You, the writer (Part 2)-A A +A
Saturday, October 26, 2013
WE SPOKE of your transformation, that creative urge within you which brings both the birth and death of thoughts and words, the mingling of all that is past, present and future within your text, the told stories of everyone you have ever met allowing you to live more than one life.
You write from your desire to bring magic into your world, that act of weaving together old things into a new form which will make some sense out of the chaos, some understanding out of the confusion that necessarily attends each life.
The creative mind gives birth to that which has never been seen before, even as we know that creativity is not about drawing something out of thin air.
“Text” in the contemporary sense refers to words and concepts that we encounter daily, from surprise conversations with friends, from the television, radio, internet, magazines, and but yes, books.
There is the notion of intertextuality which posits that every “text” is related to and evokes other texts, that one text is enmeshed in others.
To compose a story or essay is not to invent something out of nothing but to produce a new text out of a complex and interwoven fabric of other texts already “written into” the writer’s life.
That which is born somehow resonates with a certain order, as with the beating of the heart of a newborn.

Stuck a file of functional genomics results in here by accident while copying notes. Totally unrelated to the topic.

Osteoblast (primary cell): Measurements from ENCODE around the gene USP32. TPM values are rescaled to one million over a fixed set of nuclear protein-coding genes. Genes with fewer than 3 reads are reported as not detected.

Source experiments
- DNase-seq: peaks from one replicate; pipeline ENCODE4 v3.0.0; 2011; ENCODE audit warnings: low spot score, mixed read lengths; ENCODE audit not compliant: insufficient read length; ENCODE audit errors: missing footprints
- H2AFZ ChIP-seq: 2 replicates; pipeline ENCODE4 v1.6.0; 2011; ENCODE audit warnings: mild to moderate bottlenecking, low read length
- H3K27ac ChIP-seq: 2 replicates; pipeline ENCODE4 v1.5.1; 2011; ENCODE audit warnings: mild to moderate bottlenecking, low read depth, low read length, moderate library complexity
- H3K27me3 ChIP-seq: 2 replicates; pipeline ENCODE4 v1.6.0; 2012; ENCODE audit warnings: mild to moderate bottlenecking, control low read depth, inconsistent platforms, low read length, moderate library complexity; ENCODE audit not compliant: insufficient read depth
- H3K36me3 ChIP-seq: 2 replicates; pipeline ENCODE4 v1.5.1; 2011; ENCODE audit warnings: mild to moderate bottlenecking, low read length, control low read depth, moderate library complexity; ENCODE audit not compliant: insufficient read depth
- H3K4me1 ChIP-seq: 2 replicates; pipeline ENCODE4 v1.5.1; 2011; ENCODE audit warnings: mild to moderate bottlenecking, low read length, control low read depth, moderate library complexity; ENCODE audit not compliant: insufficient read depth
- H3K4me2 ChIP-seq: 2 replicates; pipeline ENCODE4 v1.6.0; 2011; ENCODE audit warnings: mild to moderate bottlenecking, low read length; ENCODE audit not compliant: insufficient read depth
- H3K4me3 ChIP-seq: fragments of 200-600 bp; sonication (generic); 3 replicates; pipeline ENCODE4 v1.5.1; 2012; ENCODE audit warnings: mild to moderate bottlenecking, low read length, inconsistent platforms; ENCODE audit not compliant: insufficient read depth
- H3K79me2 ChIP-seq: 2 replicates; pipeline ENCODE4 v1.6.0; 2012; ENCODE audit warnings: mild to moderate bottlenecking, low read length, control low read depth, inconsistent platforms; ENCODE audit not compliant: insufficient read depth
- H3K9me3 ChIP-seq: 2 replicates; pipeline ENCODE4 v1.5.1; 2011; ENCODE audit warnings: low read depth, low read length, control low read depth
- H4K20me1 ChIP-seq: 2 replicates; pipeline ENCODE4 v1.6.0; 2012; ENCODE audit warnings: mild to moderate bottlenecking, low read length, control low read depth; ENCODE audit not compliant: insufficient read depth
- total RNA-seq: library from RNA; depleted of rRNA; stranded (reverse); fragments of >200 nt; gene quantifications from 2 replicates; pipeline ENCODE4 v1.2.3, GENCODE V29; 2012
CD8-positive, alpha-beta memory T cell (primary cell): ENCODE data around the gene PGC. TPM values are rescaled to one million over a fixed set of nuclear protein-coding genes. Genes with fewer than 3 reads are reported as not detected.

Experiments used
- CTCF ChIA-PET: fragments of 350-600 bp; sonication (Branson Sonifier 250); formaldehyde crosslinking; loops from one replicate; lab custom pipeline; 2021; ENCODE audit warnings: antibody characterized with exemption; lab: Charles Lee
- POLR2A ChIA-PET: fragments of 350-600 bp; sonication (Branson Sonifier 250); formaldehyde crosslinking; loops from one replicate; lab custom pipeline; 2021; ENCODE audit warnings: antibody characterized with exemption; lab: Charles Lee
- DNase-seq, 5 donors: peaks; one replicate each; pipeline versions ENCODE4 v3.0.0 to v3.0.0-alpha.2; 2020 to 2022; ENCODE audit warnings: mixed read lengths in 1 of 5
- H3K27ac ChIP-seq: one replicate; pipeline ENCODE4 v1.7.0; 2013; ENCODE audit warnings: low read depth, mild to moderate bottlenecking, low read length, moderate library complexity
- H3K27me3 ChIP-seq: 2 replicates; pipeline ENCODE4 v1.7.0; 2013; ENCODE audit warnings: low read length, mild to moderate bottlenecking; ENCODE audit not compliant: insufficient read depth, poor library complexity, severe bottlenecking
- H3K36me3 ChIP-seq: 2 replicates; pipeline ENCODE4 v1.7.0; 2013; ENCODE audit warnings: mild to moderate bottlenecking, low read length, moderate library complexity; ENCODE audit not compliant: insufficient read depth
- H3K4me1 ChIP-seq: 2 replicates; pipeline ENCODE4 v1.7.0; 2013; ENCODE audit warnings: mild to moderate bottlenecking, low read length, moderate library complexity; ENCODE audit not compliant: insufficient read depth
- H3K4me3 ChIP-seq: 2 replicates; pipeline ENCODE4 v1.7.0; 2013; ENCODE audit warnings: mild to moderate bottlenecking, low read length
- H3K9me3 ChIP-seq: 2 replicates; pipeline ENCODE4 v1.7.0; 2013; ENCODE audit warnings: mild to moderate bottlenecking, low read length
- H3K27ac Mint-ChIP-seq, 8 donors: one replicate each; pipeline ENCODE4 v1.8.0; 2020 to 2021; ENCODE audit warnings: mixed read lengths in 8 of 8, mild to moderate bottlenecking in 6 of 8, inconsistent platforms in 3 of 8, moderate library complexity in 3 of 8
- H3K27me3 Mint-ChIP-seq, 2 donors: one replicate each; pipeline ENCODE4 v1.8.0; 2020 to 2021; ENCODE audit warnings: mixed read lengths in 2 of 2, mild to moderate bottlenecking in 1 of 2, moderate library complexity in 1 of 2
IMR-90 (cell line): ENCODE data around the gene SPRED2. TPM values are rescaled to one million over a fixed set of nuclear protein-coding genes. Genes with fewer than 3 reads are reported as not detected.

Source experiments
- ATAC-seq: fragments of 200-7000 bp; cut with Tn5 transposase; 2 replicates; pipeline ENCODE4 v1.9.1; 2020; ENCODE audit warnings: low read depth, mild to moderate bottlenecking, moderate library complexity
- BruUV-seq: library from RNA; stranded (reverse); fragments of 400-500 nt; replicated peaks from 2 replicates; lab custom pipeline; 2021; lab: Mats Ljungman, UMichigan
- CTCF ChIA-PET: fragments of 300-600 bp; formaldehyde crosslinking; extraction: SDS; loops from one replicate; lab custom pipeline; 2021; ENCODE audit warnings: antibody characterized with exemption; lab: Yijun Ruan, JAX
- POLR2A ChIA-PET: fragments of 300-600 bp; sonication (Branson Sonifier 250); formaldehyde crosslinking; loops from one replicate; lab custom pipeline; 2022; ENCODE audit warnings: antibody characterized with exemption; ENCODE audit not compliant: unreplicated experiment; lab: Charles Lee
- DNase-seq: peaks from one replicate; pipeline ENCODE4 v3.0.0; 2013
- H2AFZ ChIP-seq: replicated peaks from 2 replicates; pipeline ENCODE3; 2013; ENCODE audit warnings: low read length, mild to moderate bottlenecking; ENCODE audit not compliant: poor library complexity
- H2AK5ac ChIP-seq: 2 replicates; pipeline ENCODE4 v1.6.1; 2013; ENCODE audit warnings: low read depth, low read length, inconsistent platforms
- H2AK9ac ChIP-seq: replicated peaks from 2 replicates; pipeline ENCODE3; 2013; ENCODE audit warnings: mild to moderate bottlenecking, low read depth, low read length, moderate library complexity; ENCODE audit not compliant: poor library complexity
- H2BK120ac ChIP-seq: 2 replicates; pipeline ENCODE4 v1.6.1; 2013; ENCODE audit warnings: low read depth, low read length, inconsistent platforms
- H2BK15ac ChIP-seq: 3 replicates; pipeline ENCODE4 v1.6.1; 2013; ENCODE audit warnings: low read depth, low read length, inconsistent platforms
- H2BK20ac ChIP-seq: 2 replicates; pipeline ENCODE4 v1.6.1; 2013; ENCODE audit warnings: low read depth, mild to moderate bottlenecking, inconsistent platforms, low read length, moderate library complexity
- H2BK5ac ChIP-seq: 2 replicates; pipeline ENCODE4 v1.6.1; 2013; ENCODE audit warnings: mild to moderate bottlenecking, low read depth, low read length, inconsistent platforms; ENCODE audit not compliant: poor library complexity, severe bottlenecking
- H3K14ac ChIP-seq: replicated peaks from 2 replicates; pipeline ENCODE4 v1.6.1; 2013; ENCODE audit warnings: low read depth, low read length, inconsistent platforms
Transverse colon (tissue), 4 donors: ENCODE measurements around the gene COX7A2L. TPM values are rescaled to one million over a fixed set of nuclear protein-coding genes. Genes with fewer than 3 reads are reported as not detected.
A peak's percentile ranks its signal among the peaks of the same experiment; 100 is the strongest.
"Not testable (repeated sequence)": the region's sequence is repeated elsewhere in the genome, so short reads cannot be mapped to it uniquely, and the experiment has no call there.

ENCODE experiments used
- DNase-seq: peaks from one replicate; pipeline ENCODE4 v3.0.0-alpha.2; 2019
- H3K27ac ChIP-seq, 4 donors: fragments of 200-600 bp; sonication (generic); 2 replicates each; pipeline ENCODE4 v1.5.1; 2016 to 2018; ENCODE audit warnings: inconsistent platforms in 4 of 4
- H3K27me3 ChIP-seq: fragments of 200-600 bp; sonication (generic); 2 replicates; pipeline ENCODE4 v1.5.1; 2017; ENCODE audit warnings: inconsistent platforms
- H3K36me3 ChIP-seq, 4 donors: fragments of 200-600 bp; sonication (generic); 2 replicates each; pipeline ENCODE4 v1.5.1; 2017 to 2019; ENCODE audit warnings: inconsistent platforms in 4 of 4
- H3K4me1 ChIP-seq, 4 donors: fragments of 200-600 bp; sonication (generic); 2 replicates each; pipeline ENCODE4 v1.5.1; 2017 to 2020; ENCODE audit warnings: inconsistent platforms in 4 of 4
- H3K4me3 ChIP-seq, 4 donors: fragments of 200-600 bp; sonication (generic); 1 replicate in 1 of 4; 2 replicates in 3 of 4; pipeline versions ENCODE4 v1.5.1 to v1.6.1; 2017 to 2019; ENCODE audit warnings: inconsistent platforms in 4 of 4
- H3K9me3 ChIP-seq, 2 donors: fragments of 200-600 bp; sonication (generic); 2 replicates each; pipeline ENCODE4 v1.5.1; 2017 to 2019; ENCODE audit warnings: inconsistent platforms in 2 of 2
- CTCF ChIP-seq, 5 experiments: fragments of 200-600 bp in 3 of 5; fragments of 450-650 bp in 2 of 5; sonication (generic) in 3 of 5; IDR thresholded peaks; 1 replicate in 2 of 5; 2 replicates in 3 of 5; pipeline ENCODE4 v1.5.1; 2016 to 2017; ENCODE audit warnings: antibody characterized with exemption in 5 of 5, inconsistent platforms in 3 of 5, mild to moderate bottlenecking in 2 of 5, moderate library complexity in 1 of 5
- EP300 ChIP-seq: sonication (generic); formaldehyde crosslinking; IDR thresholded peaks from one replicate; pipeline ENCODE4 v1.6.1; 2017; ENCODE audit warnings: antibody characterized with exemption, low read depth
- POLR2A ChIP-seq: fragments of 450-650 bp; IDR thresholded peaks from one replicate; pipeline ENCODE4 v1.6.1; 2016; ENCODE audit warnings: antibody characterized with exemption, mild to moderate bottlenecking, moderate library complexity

Pollock’s art seems chaotic at first glance, but if you look at it long enough, you come to see after a while, an internal “order” to the lines and colors.
It does not necessarily form a distinct picture, but it draws the human mind.
The same thing happens with literary pieces.
The writer aspect of you is a magician.
That which you create anew with the old things are actually threads that allow you to reach out and beyond yourself.
Alone in your writing, you use words so you can belong to this world.
Writing is the author’s expression of private and personal meanings that speak to a great many others whose thoughts and actions may be transformed by the words on the page.
In the words of essayist Michel de Montaigne: “Every man has within himself the entire human condition.”
Fictionist Jose Dalisay speaks of empathy as probably the most important characteristic of a writer.
A writer needs to be able to go beyond the self to understand why people do the things that they do.
The secret of a good character in good fiction is the working out of the motivation through plot, description and dialogue.
Beyond knowing the exact reasons why people act and respond to situations the way they do, much more is often revealed from that which is not fully known.
A writer can only reveal the hidden beauty of the world by imagining the worlds within the minds of others, by first imagining his/her inner world.
To have the courage to stand up and out of the page, the writer must therefore learn the intricacies of self-acceptance.
This also happens to be the key to empathy, which is the key to any writer’s capability.
Paradoxically, it is the act of writing itself that allows the writer to navigate the tricky path to self-knowledge and acceptance.
This knowledge, by the way, is not a goal, but a never-ending process that is the source of both the suffering and the joy experienced by the writer.
When you finally decide to write, you will suffer from knowing that you do not really know anything – not your world, not yourself, not anyone.
There is joy in this because it sets you free to just be, allowing others to reveal themselves, and letting life unfold, always incompletely.
There is no end to this magic.
Published in the Sun.Star Cagayan de Oro newspaper on October 26, 2013.